Landau, L. B. & Gindrey V. ~ Migration And Population Trends: Gauteng Province 1996-2055

Home to Johannesburg and Pretoria, Gauteng is the centre of South Africa’s trade and transport networks. Responsible for close to 10% of the sub-Saharan Africa’s GDP, it attacks business and people from around the continent and further beyond. As a primary node on the air and road transport networks, the majority of immigrants to South Africa arrive in or pass through Gauteng Province.

This short paper summarises a variety of trends and concerns related to migration and other forms of human mobility in Gauteng Province. For present purposes, this includes most forms of international and domestic into, through, and out of the Province. (This report explicitly excludes movements associated with short-term tourism.) Although less politically visible than cross-border flows, this study finds that domestic migration (urbanisation and migration within the Province) has been and will continue to be the most significant and challenging form of mobility affecting Gauteng’s development trajectory. Given its brevity, this report is highlights only a limited number of migration’s real and potential impacts.

Read more: http://urbanlandmark.org.za/download/42_LandauGindrey.pdf

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BBC Documentary – Slums of India

An amazing documentary on the reality of the slums of India. BBC documentary.

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ASU Students Get Ready To Compete In Solar Decathlon

asu news. Students design, build solar-powered home for Southwest desert environment

A collaborative team of Arizona State University and University of New Mexico (UNM) students is set to participate in the 2013 U.S. Department of Energy’s Solar Decathlon. The international competition challenges student teams from institutions of higher education to design, construct and operate solar-powered houses that are functional, energy-efficient and attractive.

The team, called ASUNM, is one of only 20 from across the globe selected to compete in the biennial event, which takes place Oct. 3-13, at the Orange County Great Park in Irvine, Calif.

The team’s project, named SHADE – Solar Homes Adapting for Desert Equilibrium – is an adaptable 800-square-feet living space powered by solar panels and designed for an older, active couple.

Read more: https://asunews.asu.edu/Solar-Decathlon

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TEDCity2.0 (English)

TEDCity2.0 is a daylong event to surface stories of urban ingenuity and interdependence from across the globe, featuring an unexpected mix of over 20 speakers, including several 2012 City 2.0 Award winners. Coinciding with the TEDCity2.0 anchor event, TEDx communities worldwide will envision the cities of our future and share big ideas about collaborative action and sustainable solutions.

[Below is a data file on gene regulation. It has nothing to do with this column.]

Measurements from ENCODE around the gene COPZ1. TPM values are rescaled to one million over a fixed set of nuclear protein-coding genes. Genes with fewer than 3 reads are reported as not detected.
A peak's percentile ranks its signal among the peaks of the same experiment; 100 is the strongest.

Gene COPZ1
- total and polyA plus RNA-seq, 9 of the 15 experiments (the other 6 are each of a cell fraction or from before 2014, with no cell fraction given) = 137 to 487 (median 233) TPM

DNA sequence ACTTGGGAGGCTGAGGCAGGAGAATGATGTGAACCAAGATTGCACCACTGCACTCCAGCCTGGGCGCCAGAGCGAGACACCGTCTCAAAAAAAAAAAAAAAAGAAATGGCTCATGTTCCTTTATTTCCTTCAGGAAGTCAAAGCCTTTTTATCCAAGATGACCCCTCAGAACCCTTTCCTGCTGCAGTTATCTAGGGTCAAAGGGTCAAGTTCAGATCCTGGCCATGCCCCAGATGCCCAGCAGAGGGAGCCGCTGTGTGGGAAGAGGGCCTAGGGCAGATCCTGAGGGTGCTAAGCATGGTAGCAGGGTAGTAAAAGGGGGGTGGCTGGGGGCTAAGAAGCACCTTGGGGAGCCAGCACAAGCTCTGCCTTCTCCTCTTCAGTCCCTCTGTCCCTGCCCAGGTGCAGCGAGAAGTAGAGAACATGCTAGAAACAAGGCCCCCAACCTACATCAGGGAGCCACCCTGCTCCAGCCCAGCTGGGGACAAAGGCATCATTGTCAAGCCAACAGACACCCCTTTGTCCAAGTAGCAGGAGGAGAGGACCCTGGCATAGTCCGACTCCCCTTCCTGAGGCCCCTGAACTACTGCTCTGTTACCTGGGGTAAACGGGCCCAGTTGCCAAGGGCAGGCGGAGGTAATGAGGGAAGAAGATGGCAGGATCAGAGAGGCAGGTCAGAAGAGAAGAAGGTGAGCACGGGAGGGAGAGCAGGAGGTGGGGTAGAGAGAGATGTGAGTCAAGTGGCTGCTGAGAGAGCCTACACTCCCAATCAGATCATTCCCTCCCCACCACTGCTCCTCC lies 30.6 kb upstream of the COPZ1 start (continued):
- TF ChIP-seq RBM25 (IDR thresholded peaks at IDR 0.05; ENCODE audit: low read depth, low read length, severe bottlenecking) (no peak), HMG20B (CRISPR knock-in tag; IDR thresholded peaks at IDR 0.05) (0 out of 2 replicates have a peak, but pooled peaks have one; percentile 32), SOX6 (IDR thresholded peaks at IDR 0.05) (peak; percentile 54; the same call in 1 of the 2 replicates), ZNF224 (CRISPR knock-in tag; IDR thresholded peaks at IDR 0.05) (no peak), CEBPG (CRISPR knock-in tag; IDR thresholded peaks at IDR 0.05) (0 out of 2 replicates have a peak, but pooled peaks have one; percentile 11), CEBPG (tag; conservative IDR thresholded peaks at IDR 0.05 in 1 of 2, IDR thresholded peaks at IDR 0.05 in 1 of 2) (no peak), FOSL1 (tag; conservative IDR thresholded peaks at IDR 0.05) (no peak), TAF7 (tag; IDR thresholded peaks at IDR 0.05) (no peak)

See morehttp://new.livestream.com/tedx/cityenglish/videos

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Urbanization In India 2003 – 2013

This video is an attempt to showcase the fast pace of urbanization in India in the past ten years (2003 – 2013). I have created the video using historical imagery from Google Earth. The selected location is at the outskirts of Mumbai on the Mumbai-Nasik highway. This region has seen the fastest and most intense development in the last ten years, mostly high-rise residential towers.
Rapid and unchecked development has also resulted in massive destruction of forest cover, mangroves and conversion of fertile agricultural land to build-able land. You can clearly see the drastic change between the years 2009 and 2011, when the residential development market peaked before the slowdown.
This stretch of highway between Mumbai and Nasik is undergoing massive urbanization with well-known developers on the scene now. The next phase of urban development is already taking place on these fringes and reminds me of the phenomenon of “Edge Cities” put forth by Joel Garreau.

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Housing Team – The Housing Crisis How We Did It: Tracking Affordable Housing

The Bureau of  Investigative Journalism. The Bureau is conducting a major investigation into Britain’s housing crisis.

The first phase, published in May, focused on the human and financial cost of rising levels of homelessness. It found that councils in the UK’s biggest cities spent almost £2bn on temporary accommodation, including B&Bs, in the past four years. It also revealed the extent to which London councils are re-housing vulnerable families outside their own borough boundaries, sometimes to boroughs on the outskirts of the capital or even beyond.

The second phase of work focuses on one of the root causes of the housing crisis: the shortage of affordable homes in the UK. The Bureau’s housing team – Nick Mathiason, Will Fitzgibbon, Victoria Hollingsworth, Jude McArdle and George Turner – aimed to track the levels of low cost housing being built and how this falls short of local requirements. To assess this three datasets were compiled:

• The number of affordable homes planned as part of the biggest housing developments in 12 of the UK’s largest cities. The total numbers of affordable homes planned are measured against their local authority’s targets for this type of housing.

• The number of affordable homes built in one of Europe’s largest housing developments: the Vauxhall, Nine Elms and Battersea Opportunity Area in central London, where plans for 16,000 new homes are at an advanced stage.

• The number of affordable homes scrapped from property developments after appeals against legal obligations to provide such housing.

Read more: http://www.thebureauinvestigates.com/how-we-did-it-tracking-affordable-housing/

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